Failure to see price move in your favor soon after entry, you can use the “3-period rule” to exit your trade.
3 Period Rule: If the price does not do what you expected within 3 bars/candles after entry, exit the position.
Related – Failure Test Setup In Action
Trapped Pullback Traders
Markets move in waves with impulsive and corrective moves. A very popular trading method is trading the corrective move and entering a trade in the direction of the trend once the corrective move signals completion.
The issue is that many traders are impatient and don’t want to risk not being in the move.
So they enter trades too early at the first sign of completion. When stopped out, they still don’t want to miss the move so they re-enter.
Complex pullbacks are a little tricky in that they can be hiding inside a higher time frame structure. What may appear to be a simple pullback will actually be a two-legged (complex) pullback on a lower time frame.
Again, this is simply how the markets move and nobody invented this concept. If you are a trader and you have to exit a losing position, when would you do it? It’s common sense.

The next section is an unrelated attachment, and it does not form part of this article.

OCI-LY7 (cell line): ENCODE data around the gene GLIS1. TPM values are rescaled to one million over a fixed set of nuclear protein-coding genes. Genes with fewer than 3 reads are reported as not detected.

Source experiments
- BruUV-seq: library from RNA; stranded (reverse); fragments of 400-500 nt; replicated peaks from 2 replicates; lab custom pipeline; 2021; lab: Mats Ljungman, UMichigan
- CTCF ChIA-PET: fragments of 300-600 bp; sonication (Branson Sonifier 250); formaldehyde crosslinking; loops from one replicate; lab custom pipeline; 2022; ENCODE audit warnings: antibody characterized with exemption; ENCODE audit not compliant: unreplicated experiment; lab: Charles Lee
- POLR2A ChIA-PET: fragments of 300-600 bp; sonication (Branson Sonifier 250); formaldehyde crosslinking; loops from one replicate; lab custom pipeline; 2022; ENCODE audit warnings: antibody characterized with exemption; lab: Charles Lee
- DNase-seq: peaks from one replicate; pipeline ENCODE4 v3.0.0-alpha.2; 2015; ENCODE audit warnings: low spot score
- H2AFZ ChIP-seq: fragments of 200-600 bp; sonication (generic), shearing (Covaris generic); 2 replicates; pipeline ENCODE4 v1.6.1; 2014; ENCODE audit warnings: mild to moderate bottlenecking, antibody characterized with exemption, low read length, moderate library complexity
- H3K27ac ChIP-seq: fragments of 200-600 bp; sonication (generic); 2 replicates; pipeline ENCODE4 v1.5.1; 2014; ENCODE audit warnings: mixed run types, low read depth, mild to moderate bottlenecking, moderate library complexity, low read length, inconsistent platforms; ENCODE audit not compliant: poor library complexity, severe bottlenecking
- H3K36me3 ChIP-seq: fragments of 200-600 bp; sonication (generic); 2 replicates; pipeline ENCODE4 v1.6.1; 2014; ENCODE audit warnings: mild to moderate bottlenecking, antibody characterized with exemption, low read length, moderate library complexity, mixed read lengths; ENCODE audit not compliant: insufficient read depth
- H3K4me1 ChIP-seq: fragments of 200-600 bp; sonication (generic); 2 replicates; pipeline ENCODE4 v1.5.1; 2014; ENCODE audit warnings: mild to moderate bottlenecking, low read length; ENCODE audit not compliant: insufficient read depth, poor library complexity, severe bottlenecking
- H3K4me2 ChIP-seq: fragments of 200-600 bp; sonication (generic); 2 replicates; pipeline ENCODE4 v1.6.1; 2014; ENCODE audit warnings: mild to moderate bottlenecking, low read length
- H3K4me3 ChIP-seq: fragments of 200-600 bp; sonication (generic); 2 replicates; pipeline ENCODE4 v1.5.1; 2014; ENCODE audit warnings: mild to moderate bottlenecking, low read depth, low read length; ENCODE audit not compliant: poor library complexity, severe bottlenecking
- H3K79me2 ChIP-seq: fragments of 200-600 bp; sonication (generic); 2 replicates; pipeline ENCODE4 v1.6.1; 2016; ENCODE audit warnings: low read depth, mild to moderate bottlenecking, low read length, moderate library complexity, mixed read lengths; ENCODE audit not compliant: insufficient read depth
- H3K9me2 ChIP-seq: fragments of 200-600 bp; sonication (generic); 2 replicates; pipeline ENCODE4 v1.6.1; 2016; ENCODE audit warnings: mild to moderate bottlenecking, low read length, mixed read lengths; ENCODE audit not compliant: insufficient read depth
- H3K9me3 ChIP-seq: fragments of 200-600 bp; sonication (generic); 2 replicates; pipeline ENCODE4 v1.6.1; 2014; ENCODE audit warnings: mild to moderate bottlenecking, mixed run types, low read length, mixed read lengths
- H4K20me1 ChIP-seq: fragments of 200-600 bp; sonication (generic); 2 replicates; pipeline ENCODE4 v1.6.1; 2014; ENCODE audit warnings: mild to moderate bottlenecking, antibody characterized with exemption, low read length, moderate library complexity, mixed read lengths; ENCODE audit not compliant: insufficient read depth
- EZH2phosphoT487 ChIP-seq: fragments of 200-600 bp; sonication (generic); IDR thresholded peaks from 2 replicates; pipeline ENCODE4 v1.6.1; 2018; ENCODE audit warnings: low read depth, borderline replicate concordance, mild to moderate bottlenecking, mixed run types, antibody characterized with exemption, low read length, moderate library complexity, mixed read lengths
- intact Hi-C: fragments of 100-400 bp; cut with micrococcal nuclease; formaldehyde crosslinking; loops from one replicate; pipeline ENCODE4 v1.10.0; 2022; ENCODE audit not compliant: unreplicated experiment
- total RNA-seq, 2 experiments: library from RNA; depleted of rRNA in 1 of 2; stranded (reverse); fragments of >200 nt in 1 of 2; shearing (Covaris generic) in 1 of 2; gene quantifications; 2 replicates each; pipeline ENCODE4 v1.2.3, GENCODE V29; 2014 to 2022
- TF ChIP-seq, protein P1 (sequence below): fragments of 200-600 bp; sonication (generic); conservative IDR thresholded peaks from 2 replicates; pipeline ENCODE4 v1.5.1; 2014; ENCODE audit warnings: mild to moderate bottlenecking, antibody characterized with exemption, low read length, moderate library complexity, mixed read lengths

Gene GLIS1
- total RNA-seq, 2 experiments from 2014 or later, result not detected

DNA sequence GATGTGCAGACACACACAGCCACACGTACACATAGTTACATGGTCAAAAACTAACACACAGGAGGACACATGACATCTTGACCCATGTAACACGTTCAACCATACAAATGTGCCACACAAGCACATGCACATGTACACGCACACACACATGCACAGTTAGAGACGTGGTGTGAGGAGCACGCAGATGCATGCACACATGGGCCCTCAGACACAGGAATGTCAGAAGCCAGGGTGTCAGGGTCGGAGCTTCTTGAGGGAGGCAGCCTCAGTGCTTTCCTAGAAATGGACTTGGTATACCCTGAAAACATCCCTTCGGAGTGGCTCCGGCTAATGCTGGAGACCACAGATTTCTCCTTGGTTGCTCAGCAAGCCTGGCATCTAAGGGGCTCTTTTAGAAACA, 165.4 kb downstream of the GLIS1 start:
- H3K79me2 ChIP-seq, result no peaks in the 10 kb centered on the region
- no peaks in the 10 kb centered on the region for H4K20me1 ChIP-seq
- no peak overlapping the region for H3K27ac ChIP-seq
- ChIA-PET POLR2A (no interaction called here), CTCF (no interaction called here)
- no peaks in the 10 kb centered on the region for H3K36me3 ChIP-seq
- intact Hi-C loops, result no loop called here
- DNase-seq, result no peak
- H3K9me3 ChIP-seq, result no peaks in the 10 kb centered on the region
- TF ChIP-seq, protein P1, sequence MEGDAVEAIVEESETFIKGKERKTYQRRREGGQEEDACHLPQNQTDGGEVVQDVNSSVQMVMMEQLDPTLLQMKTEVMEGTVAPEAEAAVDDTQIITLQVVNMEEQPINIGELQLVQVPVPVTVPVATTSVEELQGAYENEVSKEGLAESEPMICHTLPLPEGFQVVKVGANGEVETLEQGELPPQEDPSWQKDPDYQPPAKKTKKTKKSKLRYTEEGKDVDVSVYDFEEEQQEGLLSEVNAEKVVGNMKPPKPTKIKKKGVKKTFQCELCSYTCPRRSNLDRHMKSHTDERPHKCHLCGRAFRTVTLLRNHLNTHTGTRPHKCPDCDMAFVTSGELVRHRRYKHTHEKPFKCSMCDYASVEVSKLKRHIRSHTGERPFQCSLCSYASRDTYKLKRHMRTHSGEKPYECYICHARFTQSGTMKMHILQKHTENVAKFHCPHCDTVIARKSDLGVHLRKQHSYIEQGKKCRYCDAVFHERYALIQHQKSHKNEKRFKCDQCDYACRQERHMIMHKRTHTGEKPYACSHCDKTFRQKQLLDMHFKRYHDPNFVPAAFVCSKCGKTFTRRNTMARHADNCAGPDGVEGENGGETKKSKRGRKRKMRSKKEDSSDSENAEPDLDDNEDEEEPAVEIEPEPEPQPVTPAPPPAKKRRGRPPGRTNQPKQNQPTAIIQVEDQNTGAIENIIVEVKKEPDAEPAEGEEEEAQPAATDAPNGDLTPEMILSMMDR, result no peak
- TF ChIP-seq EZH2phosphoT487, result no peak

Before this complex pullback, we had what appeared to be simple pullbacks on this time frame. Remember, simple pullbacks can be complex pullbacks on smaller time frames. Price advanced off the simple but when this complex completed, the price went on an extended up move.
The first black line indicates the first leg of this pullback and the pin bar looks like it could indicate a resumption of the up trend. Traders enter and place their stop below the candle.
But you are looking for a complex pullback and you sit on your hands.
Price advances then turns around and turns the longs into traders who are trapped short and takes out stops. This could also entice short players who will end up being trapped if/when price turns back in the direction of the trend.